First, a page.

ccTLD Delegation and Administration Policies
One topic on the agenda for public discussion and comment, and possible Board action, at ICANN's meetings March 7-10, 2000 in Cairo is ccTLD delegation and administration policies. This page describes the past development of ccTLD policies and provides links to relevant background materials, proposals for revision, and the ICANN discussion forum.
The domain-name system was implemented in the mid-1980s and now employs approximately 250 "top-level domains" or "TLDs" (the string, such as .com, to the right of the last period in the domain name). These TLDs currently consist of two or more letters. Two-letter TLDs are referred to as "country-code top-level domains" or "ccTLDs," because those codes correspond to the two-letter abbreviations for countries (such as .dk for Denmark) or external territories (such as .gl for Greenland) that are presented on the ISO 3166-1 list. Longer TLDs are known as "generic top-level domains" or "gTLDs"; there are currently seven of these.
ccTLDs have been established to facilitate and promote the spread of the Internet globally. They are delegated by the Internet Assigned Numbers Authority (IANA) to designated managers, who operate the TLDs according to local policies that are adapted to best meet the economic, cultural, and linguistic circumstances of the country or territory involved. The global policies regarding the operation of ccTLDs, and concerning the circumstances under which a delegation will be made or changed, were originally developed by the IANA in the late 1980s. As the Internet has spread globally and shifted to commercial use, these policies have evolved at the IANA.
In March 1994, Dr. Jon Postel of the IANA published RFC 1591, which described the "Domain Name System Structure and Delegation" generally, including both ccTLDs and gTLDs. After issuance of that RFC, the IANA periodically adjusted the policies and, from time to time, issued memos (such as the ccTLD News series) that documented the evolving policies.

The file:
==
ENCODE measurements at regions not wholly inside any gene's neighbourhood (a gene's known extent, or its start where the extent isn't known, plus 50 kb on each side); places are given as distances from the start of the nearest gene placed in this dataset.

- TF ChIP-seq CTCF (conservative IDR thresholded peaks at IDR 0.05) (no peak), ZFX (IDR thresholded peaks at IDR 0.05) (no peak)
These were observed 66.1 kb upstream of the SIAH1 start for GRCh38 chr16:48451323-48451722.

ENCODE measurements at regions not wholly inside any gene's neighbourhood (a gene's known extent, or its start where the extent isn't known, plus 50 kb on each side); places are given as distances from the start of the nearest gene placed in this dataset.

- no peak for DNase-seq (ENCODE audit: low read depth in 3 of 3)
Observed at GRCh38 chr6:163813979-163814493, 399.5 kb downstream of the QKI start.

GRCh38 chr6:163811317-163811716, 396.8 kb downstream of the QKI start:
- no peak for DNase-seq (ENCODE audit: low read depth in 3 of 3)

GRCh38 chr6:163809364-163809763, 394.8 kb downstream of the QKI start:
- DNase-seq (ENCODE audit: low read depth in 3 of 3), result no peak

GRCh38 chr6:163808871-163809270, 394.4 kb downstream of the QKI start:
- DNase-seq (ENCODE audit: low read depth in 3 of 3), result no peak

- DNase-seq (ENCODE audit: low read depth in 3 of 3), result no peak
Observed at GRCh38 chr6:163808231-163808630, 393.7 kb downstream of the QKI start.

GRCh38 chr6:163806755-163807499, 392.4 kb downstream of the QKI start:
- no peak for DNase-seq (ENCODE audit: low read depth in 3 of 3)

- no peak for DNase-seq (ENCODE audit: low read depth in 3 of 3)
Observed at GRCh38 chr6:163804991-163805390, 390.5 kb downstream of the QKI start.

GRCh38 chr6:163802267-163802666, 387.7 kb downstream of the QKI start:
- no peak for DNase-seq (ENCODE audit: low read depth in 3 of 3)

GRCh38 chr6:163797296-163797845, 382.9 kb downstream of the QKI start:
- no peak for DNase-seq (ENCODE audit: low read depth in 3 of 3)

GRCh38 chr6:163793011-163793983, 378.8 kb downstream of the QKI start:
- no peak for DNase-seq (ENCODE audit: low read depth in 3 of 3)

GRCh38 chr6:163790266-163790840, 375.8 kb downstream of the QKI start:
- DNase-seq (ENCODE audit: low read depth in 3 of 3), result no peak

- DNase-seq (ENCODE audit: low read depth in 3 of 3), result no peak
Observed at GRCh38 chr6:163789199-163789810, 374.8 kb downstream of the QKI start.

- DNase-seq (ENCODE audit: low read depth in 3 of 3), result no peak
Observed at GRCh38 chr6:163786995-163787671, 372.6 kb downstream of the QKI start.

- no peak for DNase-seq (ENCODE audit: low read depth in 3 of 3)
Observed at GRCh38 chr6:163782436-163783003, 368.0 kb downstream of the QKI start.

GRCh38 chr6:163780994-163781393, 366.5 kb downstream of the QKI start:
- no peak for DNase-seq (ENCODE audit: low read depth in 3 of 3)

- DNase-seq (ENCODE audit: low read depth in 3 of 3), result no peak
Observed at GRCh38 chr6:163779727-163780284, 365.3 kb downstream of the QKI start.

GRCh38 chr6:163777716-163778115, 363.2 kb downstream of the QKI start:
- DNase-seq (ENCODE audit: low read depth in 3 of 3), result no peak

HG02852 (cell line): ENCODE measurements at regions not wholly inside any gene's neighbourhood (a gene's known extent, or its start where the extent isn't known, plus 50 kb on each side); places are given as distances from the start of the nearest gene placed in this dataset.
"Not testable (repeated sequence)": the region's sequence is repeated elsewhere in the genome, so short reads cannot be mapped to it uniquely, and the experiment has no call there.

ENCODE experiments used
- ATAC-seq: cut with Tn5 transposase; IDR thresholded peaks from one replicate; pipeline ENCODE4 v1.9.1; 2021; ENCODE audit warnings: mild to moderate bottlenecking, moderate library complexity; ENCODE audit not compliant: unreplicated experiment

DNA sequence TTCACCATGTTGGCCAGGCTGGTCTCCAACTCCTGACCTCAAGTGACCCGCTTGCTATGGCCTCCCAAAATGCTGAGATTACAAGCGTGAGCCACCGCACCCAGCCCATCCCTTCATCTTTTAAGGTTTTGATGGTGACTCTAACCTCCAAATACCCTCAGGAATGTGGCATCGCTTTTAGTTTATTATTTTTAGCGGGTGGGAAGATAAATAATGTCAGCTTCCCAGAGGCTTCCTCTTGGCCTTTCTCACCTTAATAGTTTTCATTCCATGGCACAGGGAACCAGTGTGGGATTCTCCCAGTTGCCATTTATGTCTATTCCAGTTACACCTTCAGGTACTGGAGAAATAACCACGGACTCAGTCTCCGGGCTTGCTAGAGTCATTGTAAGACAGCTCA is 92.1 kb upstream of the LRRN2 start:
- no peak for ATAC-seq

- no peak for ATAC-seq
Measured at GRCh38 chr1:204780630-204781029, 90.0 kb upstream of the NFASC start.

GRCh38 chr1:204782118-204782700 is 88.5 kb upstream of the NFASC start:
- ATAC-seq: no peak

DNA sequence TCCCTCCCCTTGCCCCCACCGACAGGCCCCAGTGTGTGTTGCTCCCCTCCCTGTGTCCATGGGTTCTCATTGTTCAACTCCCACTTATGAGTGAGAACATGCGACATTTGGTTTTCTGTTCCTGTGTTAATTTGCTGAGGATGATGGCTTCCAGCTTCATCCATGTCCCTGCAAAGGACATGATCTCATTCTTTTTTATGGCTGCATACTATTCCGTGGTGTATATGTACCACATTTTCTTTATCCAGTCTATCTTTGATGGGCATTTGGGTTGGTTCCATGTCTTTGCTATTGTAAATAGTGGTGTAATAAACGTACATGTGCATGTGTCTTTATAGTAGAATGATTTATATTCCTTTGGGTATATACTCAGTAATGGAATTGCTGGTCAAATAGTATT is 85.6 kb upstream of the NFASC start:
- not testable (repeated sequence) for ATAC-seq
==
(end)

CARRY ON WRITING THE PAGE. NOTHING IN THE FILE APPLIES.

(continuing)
In the fall of 1998, ICANN was formed by the Internet community as a private-sector, not-for-profit corporation to assume responsibility for technical management of the Internet from the U.S. Government and its contractors. In November 1998, ICANN entered into a Memorandum of Understanding with the U.S. Department of Commerce under which management responsibilities are gradually being transitioned. One of the requirements for completion of the transition is that ICANN develop appropriate relationships with other entities involved in the Internet's operation, to allow it to meet its technical-management responsibilities in a manner that ensures continued stable operation of the Internet. These entities include the managers of the ccTLDs as well as governments of the affected countries or territories.
Historically, the IANA was operated by the University of Southern California's Information Sciences Institute (ISI). In December 1998, ICANN entered a transition agreement with ISI under which it assumed, subject to U.S. Government approval, responsibility for the IANA's operation. ICANN has recently entered a contract with the U.S. Government for the operation by ICANN of the IANA. Among other things, that contract approves the transition from ISI.
In May 1999, ICANN and the IANA jointly issued a document entitled "Internet Domain Name System Structure and Delegation", commonly known as "ICP-1." This document contains a statement of the policies then being followed by the IANA in connection with ccTLDs. Those policies are still in effect today, making ICP-1 both the best reference for existing policy and a starting point for consideration of ccTLD policy changes.
In early February 2000, the IANA issued a report on one ccTLD matter--a request for redelegation of the .pn (Pitcairn Island) top-level domain. The report concluded that redelegation was appropriate, and the U.S. Government has implemented the redelegation.
ICANN's Cairo meeting will address the issues concerning what policies should apply to the administration and delegation of ccTLDs. Different aspects of this set of issues are:
Submission by Governmental Advisory Committee
Submission by CENTR
Submission by Intellectual Property Constituency
Submission by Quaynor, Van Couvering, DeBlanc, Robles, and Semich